Nov 06

Finding Ourselves Among the Saints

Two years ago Misty Copeland became the first black principal dancer at the American Ballet Theatre. At the time she told reporters, “I had moments of doubting myself, and wanting to quit, because I didn’t know that there would be a future for an African-American woman to make it to this level. At the same time, it made me so hungry to push through, to carry the next generation. So it’s not me up here — and I’m constantly saying that — it’s everyone that came before me that got me to this position.” In a world—and not just the dance world—where pictures of success are still often filled with white faces, Copeland has become a model of new possibilities for people of all races. To those, like her, who have faced difficult circumstances just because of the color of their skin, she demonstrates the virtue of persistence and destroys the lies of limitations imposed on them. To those who have not faced such difficulties, she embodies a new world that is not chained by past prejudices and expectations. Misty Copeland is a gift, someone whose accomplishments are not just to be celebrated for their own sake but also for the fact that they make the world around her a better place. Continue reading

Feb 20

You Have Heard: Blessed Are the Pure in Heart

With the Sermon on the Mount, there is always the temptation to sing-song our way through the beatitudes and skip the difficult bits that follow: Blessed are the poor in spirit, blessed are those who mourn, blessed are the meek, blessed are the merciful, blessed are the pure in heart. But the beatitudes themselves end bracingly, like a cold shower when you would give anything for a hot bath. “Rejoice and be glad,” not in frivolous blessings, but in the persecution you may face should you actually put Jesus’s teachings into practice. Too many Christians have a persecution complex. There’s a great headline from a Christian comedy site that reads, “Man Unsure If He’s Persecuted Because He’s A Christian Or Because He’s A Massive Jerk” (February 7, 2017: We don’t want to be seeing persecution under every rock, or to be blind to our human failures that others, outside the church, see too well. But the promise for Christ’s followers is still a promise of a hard road, not an easy path. Continue reading

Feb 13

You Have Heard: Blessed Are the Merciful

God is merciful to you, so be merciful to everyone else. It’s a pretty simple equation, so you would think it’d be easy enough to put into practice. What we find, however, is that Christians struggle with being merciful. Instead of plucking the log out from our own eyes, many of us spend our lives hunting, like hawks, for the specks in the eyes of our neighbors. Instead of offering the bread of mercy to our children, the truth is we do sometimes give them the snake of judgmentalism. Rather than opening the door to those who knock and seek, we slam it shut. God is merciful to you, so be merciful to everyone else. The simplicity of the equation is belied by our repeated failures to hold up our side of the formula. Continue reading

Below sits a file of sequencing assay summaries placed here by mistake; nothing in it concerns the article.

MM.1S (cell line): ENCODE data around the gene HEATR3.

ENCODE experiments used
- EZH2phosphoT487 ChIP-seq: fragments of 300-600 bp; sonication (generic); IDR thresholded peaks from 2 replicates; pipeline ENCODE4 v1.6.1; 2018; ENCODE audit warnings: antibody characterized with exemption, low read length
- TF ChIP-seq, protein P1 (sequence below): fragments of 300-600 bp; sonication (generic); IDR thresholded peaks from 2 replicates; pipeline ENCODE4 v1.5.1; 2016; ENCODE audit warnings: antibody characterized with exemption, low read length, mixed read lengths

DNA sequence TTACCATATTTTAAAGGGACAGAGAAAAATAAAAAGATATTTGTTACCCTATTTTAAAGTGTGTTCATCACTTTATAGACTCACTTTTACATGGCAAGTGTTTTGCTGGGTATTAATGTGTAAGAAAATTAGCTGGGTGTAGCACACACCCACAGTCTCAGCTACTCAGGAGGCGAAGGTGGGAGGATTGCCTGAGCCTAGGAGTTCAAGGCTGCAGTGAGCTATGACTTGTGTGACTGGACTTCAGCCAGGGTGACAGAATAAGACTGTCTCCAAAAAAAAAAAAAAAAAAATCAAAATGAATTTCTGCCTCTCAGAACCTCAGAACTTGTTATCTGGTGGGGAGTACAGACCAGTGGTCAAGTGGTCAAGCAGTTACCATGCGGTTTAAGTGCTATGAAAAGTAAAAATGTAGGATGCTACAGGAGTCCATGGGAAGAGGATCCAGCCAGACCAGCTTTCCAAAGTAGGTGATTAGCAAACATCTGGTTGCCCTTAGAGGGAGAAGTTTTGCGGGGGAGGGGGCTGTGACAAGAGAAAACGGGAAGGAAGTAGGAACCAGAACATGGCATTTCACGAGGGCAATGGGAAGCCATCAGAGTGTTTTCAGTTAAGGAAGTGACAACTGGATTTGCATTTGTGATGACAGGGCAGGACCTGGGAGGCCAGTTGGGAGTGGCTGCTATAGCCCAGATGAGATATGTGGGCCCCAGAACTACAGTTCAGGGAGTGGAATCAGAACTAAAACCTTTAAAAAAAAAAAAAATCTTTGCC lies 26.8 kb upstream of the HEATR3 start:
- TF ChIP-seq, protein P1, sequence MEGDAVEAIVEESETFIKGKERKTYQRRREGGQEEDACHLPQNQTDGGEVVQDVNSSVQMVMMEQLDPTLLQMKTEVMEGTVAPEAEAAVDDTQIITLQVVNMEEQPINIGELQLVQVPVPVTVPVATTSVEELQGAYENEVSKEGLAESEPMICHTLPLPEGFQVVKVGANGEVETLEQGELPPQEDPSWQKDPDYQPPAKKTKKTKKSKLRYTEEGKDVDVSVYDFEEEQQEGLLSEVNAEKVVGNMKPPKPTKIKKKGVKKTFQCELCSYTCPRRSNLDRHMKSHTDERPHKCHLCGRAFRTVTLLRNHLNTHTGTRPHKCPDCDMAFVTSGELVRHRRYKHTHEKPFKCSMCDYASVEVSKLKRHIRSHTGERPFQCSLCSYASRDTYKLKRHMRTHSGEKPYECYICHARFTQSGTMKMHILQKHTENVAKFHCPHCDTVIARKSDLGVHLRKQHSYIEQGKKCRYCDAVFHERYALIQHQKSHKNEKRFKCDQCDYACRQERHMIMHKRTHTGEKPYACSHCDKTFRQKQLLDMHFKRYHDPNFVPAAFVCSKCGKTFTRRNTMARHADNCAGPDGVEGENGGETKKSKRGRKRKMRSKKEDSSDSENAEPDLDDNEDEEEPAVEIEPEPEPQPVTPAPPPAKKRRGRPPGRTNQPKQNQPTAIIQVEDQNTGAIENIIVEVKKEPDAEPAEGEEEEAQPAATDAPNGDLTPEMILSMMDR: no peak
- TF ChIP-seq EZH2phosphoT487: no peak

Jan 30

You Have Heard: Blessed Are the Meek

Ancient mothers and fathers of the church recognized that of all the things Christ asks of us, pursuing meekness, or humility, is the most difficult. The problem with trying to be meek is this: the harder you try, the less meek you’re likely to become. On the surface, that doesn’t seem to be true, of course. You can make yourself appear meek pretty easily: let others go before you, don’t argue much, shy away from the limelight, let others take the credit. But while you’re doing those things, inside you can be thinking, “Look at how good I am. Look how humble I’ve become! I am really meek!” And when you do that, you stop being meek, no matter how meek you might seem to others. Continue reading

Jan 16

You Have Heard: Blessed Are the Poor…

I think the Sermon on the Mount should come with a warning labeled attached: “Yes, this means you.” In this sermon we have some of Jesus’s most challenging and confrontational teaching, but the Sermon on the Mount is not difficult because it’s hard to understand. No, there’s nothing convoluted or obscure about the Sermon on the Mount. It is as direct and as straightforward as you could wish, and that’s exactly the problem. For most of the Sermon, the meaning couldn’t be clearer, and we don’t like what it means. Blessed are the poor in spirit? Your righteousness must exceed the scribes’ and the Pharisees’? Reconcile before offering your gift to God? Who wants that? Frankly, at some point, most of us don’t want anything to do with something Jesus says in the Sermon on the Mount. So we’ve developed cushions, devices to place between us and the sermon, to soften it’s blow. We say, “Oh, that’s too hard; Jesus couldn’t mean that we literally need to do any of that.” Or, “the Sermon on the Mount is for super Christians, but I’m just an ordinary follower of Jesus.” Or, “salvation is by grace, so there’s no obligation to follow rules anymore.” Continue reading